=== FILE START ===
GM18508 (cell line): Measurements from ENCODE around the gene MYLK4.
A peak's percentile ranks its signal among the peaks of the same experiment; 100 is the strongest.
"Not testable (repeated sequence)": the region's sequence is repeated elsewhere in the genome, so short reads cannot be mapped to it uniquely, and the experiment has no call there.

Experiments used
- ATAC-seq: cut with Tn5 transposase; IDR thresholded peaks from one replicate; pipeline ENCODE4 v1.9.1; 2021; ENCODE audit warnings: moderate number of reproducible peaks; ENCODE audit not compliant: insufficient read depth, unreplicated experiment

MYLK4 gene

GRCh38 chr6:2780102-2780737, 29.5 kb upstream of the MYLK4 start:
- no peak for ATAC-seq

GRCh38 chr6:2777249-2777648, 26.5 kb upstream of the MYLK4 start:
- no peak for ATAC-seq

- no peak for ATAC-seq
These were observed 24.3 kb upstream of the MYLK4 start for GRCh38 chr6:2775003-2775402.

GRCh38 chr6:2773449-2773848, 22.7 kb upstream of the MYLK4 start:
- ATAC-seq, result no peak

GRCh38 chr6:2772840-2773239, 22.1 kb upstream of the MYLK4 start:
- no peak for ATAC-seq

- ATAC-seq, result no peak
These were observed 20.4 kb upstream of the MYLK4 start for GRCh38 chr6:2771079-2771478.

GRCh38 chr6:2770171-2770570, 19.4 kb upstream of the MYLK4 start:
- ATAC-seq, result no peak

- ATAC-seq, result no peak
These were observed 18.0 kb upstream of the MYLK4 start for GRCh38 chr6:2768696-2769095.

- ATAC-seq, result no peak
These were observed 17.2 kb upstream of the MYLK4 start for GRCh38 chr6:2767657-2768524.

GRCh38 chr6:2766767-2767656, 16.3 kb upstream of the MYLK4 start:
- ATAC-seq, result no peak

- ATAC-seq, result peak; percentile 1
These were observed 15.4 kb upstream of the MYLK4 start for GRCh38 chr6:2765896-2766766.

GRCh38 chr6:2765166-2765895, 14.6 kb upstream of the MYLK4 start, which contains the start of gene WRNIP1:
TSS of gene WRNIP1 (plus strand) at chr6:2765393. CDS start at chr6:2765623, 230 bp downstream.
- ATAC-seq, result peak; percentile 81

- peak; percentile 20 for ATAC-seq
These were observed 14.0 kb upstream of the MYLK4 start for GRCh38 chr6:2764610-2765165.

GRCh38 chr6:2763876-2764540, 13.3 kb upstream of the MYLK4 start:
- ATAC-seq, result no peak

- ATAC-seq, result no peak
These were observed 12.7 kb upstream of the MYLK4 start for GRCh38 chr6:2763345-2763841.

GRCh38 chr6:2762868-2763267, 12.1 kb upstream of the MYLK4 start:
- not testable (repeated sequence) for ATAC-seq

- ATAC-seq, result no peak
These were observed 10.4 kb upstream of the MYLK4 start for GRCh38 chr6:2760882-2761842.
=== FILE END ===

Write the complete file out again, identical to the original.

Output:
GM18508 (cell line): Measurements from ENCODE around the gene MYLK4.
A peak's percentile ranks its signal among the peaks of the same experiment; 100 is the strongest.
"Not testable (repeated sequence)": the region's sequence is repeated elsewhere in the genome, so short reads cannot be mapped to it uniquely, and the experiment has no call there.

Experiments used
- ATAC-seq: cut with Tn5 transposase; IDR thresholded peaks from one replicate; pipeline ENCODE4 v1.9.1; 2021; ENCODE audit warnings: moderate number of reproducible peaks; ENCODE audit not compliant: insufficient read depth, unreplicated experiment

MYLK4 gene

GRCh38 chr6:2780102-2780737, 29.5 kb upstream of the MYLK4 start:
- no peak for ATAC-seq

GRCh38 chr6:2777249-2777648, 26.5 kb upstream of the MYLK4 start:
- no peak for ATAC-seq

- no peak for ATAC-seq
These were observed 24.3 kb upstream of the MYLK4 start for GRCh38 chr6:2775003-2775402.

GRCh38 chr6:2773449-2773848, 22.7 kb upstream of the MYLK4 start:
- ATAC-seq, result no peak

GRCh38 chr6:2772840-2773239, 22.1 kb upstream of the MYLK4 start:
- no peak for ATAC-seq

- ATAC-seq, result no peak
These were observed 20.4 kb upstream of the MYLK4 start for GRCh38 chr6:2771079-2771478.

GRCh38 chr6:2770171-2770570, 19.4 kb upstream of the MYLK4 start:
- ATAC-seq, result no peak

- ATAC-seq, result no peak
These were observed 18.0 kb upstream of the MYLK4 start for GRCh38 chr6:2768696-2769095.

- ATAC-seq, result no peak
These were observed 17.2 kb upstream of the MYLK4 start for GRCh38 chr6:2767657-2768524.

GRCh38 chr6:2766767-2767656, 16.3 kb upstream of the MYLK4 start:
- ATAC-seq, result no peak

- ATAC-seq, result peak; percentile 1
These were observed 15.4 kb upstream of the MYLK4 start for GRCh38 chr6:2765896-2766766.

GRCh38 chr6:2765166-2765895, 14.6 kb upstream of the MYLK4 start, which contains the start of gene WRNIP1:
TSS of gene WRNIP1 (plus strand) at chr6:2765393. CDS start at chr6:2765623, 230 bp downstream.
- ATAC-seq, result peak; percentile 81

- peak; percentile 20 for ATAC-seq
These were observed 14.0 kb upstream of the MYLK4 start for GRCh38 chr6:2764610-2765165.

GRCh38 chr6:2763876-2764540, 13.3 kb upstream of the MYLK4 start:
- ATAC-seq, result no peak

- ATAC-seq, result no peak
These were observed 12.7 kb upstream of the MYLK4 start for GRCh38 chr6:2763345-2763841.

GRCh38 chr6:2762868-2763267, 12.1 kb upstream of the MYLK4 start:
- not testable (repeated sequence) for ATAC-seq

- ATAC-seq, result no peak
These were observed 10.4 kb upstream of the MYLK4 start for GRCh38 chr6:2760882-2761842.